• Furthermore, the child is sent to foster care through this committee. The committee becomes a bridge between the child and the society.

  • It helps the parents rethink before surrendering their child and makes all the efforts in order to restore the abandoned child to their family.

  • When the Committee finds out that a child has been abandoned, or is an orphan, it declares the child to be open for adoption.

  • The children who sexually abused need a lot of care and support, thus, this committee along with other institutions work in order to provide proper medical, mental and legal support.

The child in conflict with law is not dealt with the procedure established under Chapter VIII of the Code of Criminal Procedure, rather the procedure established under this code is prevalent over them.

The act also provides for rehabilitation and social re-integration of juveniles in conflict of law and in need of care and protection. There are child care institutions which are registered as per the procedure established, help in the rehabilitation and re-integration. The Board or the Committee verifies this that the child is in the hand of right person and has all the required facilities for his betterment.

The act also provisions for the adoption of the abandoned, surrendered or the orphan child. This helps the child get a better future ahead and live a life with a brighter future.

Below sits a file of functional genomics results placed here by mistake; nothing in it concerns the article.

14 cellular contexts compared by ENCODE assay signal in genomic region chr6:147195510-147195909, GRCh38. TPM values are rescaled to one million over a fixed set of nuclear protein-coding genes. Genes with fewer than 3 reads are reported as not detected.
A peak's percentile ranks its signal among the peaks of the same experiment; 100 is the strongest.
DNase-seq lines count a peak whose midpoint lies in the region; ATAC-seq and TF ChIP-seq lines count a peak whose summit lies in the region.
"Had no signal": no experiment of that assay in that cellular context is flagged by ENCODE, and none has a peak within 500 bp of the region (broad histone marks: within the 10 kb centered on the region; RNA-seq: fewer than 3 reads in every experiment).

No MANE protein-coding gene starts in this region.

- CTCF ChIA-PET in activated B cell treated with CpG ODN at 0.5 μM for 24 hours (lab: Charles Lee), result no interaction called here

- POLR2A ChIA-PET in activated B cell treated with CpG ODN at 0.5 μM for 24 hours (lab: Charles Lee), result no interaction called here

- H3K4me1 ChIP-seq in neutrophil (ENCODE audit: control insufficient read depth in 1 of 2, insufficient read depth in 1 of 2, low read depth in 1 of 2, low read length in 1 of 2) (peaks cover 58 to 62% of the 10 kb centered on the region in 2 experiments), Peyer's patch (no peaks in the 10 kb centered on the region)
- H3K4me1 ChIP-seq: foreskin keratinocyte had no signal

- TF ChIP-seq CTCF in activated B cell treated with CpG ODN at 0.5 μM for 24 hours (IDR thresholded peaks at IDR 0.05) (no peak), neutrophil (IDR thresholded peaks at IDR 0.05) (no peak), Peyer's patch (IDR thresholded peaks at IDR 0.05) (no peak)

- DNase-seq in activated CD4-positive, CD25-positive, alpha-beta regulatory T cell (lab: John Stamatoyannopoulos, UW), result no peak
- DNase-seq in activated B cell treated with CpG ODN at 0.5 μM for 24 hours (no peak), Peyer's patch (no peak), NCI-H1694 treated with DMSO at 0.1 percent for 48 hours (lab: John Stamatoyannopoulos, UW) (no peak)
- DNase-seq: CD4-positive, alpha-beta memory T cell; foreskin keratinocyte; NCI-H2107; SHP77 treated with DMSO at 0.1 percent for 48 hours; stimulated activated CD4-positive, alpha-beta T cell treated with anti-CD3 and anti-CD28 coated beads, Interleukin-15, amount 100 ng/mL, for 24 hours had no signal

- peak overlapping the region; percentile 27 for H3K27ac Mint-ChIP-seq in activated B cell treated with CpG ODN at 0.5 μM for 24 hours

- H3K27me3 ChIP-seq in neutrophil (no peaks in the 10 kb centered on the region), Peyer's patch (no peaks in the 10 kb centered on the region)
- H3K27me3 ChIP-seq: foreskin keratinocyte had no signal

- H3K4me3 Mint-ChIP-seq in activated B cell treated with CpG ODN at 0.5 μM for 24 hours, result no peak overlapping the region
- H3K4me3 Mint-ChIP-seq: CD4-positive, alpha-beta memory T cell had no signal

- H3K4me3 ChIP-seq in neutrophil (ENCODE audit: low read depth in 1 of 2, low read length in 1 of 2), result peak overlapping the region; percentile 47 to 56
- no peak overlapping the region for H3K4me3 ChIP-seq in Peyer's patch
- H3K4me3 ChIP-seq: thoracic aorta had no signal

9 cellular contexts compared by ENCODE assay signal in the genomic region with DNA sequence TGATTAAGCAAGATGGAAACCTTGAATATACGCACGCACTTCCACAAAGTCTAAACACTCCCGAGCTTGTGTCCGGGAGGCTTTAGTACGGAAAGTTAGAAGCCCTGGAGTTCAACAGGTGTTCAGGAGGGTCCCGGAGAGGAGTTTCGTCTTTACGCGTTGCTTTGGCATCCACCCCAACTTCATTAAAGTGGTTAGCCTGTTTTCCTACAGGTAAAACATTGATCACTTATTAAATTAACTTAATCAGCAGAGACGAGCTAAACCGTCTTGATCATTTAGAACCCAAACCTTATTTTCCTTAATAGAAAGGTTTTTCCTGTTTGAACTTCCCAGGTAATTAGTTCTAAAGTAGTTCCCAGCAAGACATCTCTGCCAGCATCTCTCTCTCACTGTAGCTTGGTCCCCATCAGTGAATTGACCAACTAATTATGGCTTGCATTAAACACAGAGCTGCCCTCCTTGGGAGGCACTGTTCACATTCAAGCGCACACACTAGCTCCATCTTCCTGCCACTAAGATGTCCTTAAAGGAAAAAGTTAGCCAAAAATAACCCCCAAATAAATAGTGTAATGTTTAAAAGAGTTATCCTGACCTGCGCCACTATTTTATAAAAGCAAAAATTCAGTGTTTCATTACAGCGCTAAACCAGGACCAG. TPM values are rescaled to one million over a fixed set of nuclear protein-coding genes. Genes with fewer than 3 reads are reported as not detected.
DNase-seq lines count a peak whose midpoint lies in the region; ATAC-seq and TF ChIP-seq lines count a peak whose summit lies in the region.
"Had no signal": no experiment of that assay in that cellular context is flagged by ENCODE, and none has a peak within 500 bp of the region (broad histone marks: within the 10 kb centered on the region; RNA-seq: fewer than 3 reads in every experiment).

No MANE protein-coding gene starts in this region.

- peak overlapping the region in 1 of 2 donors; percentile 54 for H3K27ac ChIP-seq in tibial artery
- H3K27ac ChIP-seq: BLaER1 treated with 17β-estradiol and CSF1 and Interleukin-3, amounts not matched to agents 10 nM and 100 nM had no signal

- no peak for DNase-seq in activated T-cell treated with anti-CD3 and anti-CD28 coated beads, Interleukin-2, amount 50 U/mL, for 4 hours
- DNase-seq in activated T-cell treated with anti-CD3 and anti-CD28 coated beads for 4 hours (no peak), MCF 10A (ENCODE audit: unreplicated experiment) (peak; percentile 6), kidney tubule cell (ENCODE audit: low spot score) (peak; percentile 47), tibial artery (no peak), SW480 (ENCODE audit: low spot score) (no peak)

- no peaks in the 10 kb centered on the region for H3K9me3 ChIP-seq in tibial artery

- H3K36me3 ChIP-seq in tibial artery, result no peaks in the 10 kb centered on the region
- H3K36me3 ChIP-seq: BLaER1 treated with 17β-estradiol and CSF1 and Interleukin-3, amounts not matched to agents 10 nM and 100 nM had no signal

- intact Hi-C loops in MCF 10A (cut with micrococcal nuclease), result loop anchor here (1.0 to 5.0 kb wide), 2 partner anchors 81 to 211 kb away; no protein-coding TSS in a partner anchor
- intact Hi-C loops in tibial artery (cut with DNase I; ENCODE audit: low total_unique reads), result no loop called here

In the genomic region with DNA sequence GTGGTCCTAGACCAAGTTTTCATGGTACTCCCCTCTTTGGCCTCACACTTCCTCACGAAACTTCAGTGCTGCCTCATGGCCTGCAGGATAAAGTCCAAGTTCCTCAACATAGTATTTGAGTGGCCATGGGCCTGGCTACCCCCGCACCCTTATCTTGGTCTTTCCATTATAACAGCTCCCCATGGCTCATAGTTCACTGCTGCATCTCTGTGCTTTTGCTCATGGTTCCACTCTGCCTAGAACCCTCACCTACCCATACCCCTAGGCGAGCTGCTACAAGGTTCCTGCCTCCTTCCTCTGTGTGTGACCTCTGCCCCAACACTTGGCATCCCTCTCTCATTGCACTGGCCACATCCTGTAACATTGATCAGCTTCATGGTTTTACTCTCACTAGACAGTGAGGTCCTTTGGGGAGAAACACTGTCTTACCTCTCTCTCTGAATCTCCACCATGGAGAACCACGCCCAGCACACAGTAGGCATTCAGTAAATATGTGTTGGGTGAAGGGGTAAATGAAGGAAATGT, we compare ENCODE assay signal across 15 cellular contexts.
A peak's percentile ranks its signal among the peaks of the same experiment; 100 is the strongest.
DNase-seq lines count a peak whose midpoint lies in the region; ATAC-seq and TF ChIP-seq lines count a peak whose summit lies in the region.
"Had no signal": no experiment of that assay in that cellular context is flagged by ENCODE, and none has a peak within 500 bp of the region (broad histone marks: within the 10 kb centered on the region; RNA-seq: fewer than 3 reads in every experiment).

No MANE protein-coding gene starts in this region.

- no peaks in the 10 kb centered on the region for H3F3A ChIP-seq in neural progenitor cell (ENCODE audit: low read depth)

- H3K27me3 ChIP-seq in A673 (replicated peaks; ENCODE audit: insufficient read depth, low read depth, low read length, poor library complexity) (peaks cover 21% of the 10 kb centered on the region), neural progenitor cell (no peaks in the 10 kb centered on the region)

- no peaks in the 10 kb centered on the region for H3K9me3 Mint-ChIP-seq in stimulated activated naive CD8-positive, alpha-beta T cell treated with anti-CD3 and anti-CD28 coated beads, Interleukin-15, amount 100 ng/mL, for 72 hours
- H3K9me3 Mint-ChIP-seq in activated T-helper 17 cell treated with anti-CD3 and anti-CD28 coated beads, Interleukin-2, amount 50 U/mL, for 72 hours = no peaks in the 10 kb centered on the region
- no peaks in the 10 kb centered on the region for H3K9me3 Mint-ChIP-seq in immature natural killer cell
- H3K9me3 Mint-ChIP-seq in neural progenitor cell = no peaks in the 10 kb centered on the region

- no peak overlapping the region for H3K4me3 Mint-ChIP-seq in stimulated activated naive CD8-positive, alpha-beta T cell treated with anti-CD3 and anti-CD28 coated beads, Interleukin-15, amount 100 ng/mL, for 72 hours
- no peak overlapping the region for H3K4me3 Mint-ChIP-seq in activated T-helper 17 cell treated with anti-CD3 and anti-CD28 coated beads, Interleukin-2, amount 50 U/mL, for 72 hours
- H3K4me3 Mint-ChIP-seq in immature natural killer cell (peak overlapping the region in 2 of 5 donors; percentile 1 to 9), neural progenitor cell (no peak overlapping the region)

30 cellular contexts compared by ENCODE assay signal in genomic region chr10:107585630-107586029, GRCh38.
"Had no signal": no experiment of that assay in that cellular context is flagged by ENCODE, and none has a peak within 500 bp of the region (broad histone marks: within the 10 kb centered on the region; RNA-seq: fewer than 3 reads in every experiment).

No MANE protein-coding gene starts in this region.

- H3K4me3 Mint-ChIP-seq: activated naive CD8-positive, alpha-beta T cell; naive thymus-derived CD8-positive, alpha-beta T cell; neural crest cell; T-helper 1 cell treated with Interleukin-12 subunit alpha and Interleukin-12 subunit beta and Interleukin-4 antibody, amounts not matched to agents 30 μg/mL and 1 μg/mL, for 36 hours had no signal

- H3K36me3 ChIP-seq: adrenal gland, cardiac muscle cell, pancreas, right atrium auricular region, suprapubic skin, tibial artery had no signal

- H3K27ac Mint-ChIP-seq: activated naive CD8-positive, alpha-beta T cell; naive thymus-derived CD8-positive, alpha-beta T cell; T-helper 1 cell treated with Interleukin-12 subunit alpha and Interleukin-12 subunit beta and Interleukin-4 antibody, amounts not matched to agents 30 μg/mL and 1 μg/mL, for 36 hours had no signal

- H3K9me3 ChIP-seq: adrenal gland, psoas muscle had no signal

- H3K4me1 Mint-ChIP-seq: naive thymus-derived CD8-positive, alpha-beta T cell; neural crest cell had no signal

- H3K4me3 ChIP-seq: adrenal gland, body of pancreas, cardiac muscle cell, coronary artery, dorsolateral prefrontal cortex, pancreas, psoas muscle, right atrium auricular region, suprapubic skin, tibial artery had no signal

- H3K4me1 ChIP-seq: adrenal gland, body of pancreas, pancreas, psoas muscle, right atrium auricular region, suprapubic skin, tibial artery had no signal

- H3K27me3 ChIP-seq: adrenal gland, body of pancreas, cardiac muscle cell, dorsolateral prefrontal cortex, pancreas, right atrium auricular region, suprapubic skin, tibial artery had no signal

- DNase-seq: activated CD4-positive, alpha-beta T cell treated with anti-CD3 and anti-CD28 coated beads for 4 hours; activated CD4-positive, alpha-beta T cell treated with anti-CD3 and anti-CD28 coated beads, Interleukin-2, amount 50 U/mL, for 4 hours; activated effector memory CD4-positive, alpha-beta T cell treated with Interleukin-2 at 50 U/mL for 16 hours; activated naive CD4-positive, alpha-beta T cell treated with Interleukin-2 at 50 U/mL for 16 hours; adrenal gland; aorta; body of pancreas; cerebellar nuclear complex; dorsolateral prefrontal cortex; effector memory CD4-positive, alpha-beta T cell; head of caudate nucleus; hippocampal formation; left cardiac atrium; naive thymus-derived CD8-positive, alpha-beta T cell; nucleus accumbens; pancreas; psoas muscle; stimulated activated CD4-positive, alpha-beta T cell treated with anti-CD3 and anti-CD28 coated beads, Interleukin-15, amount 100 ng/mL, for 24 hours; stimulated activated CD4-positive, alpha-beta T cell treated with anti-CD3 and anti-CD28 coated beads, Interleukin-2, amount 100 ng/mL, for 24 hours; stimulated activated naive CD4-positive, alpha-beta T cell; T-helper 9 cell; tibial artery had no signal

India, being one of the largest child population countries, needs to be more and more alert in order to keep check on the offences committed by or against the children in the country. The present juvenile act has brought about a lot of security and alertness regarding the juveniles.

It majorly focuses that the children are neither tried in regular courts nor are they sent regular prisons. This is to protect their mental status. The punishment is more of a social reform than that of penal treatment.

Frequently Asked Questions

Q1. What is the maximum punishment a juvenile can get?

Ans. Usually, for a heinous crime, a child can be punished maximum for 3 years in jail, which is basically a rehabilitation centre for children. However, depending upon the types of crime and age of juvenile (especially one who falls between 16 and 18 years of age), this punishment may be given differently.

Q2. Who decides whether a person is a juvenile or not?

Ans. There is a separate and exclusive board namely Juvenile Justice Board that takes care of such questions.

Updated on: 10-May-2023